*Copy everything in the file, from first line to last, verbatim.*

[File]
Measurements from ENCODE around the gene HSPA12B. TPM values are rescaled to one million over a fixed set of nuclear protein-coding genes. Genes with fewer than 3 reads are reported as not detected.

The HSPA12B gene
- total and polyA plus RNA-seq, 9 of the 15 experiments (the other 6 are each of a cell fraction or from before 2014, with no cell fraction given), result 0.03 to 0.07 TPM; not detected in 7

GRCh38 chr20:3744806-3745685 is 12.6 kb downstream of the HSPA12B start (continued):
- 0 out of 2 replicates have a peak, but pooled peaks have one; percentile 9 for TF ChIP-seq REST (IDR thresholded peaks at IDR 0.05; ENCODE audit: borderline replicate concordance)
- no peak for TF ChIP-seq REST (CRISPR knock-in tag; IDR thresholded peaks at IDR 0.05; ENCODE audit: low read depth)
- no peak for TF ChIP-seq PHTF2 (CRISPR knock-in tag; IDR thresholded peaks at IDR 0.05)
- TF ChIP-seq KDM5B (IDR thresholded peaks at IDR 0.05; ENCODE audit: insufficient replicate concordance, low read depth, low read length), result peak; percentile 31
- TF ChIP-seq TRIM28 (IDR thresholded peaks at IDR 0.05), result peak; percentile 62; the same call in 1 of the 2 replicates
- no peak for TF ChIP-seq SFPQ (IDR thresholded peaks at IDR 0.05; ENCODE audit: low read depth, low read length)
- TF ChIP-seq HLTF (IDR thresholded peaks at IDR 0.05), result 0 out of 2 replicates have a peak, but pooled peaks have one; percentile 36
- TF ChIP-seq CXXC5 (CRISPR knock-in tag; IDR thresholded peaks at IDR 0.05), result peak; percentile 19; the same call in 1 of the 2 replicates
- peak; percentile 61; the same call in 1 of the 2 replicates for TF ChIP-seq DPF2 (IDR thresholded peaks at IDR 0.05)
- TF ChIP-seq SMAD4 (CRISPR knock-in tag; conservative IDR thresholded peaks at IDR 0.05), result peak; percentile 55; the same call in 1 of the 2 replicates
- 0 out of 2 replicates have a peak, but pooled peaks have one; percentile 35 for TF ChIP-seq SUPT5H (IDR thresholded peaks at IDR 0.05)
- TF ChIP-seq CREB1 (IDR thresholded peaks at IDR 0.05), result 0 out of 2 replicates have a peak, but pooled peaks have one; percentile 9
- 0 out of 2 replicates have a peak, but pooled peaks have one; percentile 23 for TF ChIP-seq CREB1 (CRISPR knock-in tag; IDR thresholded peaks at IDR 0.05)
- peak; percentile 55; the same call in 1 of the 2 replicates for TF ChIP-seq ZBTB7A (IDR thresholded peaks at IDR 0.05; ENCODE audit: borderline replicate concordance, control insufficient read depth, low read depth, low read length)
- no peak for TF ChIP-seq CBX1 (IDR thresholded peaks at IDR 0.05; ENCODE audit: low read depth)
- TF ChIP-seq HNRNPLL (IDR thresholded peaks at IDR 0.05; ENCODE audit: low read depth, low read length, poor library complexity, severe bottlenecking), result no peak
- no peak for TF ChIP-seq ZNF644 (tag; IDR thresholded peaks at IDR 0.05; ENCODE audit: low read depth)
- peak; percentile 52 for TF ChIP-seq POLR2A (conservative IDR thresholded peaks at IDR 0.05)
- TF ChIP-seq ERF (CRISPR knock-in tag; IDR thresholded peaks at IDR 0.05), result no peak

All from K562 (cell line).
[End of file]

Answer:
Measurements from ENCODE around the gene HSPA12B. TPM values are rescaled to one million over a fixed set of nuclear protein-coding genes. Genes with fewer than 3 reads are reported as not detected.

The HSPA12B gene
- total and polyA plus RNA-seq, 9 of the 15 experiments (the other 6 are each of a cell fraction or from before 2014, with no cell fraction given), result 0.03 to 0.07 TPM; not detected in 7

GRCh38 chr20:3744806-3745685 is 12.6 kb downstream of the HSPA12B start (continued):
- 0 out of 2 replicates have a peak, but pooled peaks have one; percentile 9 for TF ChIP-seq REST (IDR thresholded peaks at IDR 0.05; ENCODE audit: borderline replicate concordance)
- no peak for TF ChIP-seq REST (CRISPR knock-in tag; IDR thresholded peaks at IDR 0.05; ENCODE audit: low read depth)
- no peak for TF ChIP-seq PHTF2 (CRISPR knock-in tag; IDR thresholded peaks at IDR 0.05)
- TF ChIP-seq KDM5B (IDR thresholded peaks at IDR 0.05; ENCODE audit: insufficient replicate concordance, low read depth, low read length), result peak; percentile 31
- TF ChIP-seq TRIM28 (IDR thresholded peaks at IDR 0.05), result peak; percentile 62; the same call in 1 of the 2 replicates
- no peak for TF ChIP-seq SFPQ (IDR thresholded peaks at IDR 0.05; ENCODE audit: low read depth, low read length)
- TF ChIP-seq HLTF (IDR thresholded peaks at IDR 0.05), result 0 out of 2 replicates have a peak, but pooled peaks have one; percentile 36
- TF ChIP-seq CXXC5 (CRISPR knock-in tag; IDR thresholded peaks at IDR 0.05), result peak; percentile 19; the same call in 1 of the 2 replicates
- peak; percentile 61; the same call in 1 of the 2 replicates for TF ChIP-seq DPF2 (IDR thresholded peaks at IDR 0.05)
- TF ChIP-seq SMAD4 (CRISPR knock-in tag; conservative IDR thresholded peaks at IDR 0.05), result peak; percentile 55; the same call in 1 of the 2 replicates
- 0 out of 2 replicates have a peak, but pooled peaks have one; percentile 35 for TF ChIP-seq SUPT5H (IDR thresholded peaks at IDR 0.05)
- TF ChIP-seq CREB1 (IDR thresholded peaks at IDR 0.05), result 0 out of 2 replicates have a peak, but pooled peaks have one; percentile 9
- 0 out of 2 replicates have a peak, but pooled peaks have one; percentile 23 for TF ChIP-seq CREB1 (CRISPR knock-in tag; IDR thresholded peaks at IDR 0.05)
- peak; percentile 55; the same call in 1 of the 2 replicates for TF ChIP-seq ZBTB7A (IDR thresholded peaks at IDR 0.05; ENCODE audit: borderline replicate concordance, control insufficient read depth, low read depth, low read length)
- no peak for TF ChIP-seq CBX1 (IDR thresholded peaks at IDR 0.05; ENCODE audit: low read depth)
- TF ChIP-seq HNRNPLL (IDR thresholded peaks at IDR 0.05; ENCODE audit: low read depth, low read length, poor library complexity, severe bottlenecking), result no peak
- no peak for TF ChIP-seq ZNF644 (tag; IDR thresholded peaks at IDR 0.05; ENCODE audit: low read depth)
- peak; percentile 52 for TF ChIP-seq POLR2A (conservative IDR thresholded peaks at IDR 0.05)
- TF ChIP-seq ERF (CRISPR knock-in tag; IDR thresholded peaks at IDR 0.05), result no peak

All from K562 (cell line).